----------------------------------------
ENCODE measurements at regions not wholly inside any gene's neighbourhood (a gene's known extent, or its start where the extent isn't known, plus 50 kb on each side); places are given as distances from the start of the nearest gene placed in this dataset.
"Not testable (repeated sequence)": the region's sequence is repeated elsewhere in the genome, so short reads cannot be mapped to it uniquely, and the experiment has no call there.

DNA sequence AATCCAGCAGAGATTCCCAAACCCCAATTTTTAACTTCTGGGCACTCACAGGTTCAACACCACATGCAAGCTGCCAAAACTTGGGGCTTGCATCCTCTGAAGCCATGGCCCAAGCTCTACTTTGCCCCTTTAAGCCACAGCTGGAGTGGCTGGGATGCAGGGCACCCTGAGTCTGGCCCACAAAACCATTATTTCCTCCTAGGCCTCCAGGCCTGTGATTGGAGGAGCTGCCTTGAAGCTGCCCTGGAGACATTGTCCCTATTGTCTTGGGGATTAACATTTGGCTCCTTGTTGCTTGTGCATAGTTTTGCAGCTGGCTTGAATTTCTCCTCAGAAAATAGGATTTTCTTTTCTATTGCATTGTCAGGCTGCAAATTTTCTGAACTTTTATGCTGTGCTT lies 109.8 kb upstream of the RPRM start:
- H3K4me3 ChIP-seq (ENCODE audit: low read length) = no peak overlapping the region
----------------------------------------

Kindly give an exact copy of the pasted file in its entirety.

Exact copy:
ENCODE measurements at regions not wholly inside any gene's neighbourhood (a gene's known extent, or its start where the extent isn't known, plus 50 kb on each side); places are given as distances from the start of the nearest gene placed in this dataset.
"Not testable (repeated sequence)": the region's sequence is repeated elsewhere in the genome, so short reads cannot be mapped to it uniquely, and the experiment has no call there.

DNA sequence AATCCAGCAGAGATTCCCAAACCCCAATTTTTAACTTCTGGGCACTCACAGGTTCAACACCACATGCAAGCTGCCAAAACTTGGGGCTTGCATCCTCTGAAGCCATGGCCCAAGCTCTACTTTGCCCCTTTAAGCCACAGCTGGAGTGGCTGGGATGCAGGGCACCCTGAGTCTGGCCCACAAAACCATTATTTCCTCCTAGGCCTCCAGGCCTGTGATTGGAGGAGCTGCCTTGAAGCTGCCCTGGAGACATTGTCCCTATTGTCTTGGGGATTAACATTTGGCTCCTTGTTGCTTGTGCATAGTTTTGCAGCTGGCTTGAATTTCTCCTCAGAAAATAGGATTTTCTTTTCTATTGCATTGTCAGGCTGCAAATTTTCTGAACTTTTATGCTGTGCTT lies 109.8 kb upstream of the RPRM start:
- H3K4me3 ChIP-seq (ENCODE audit: low read length) = no peak overlapping the region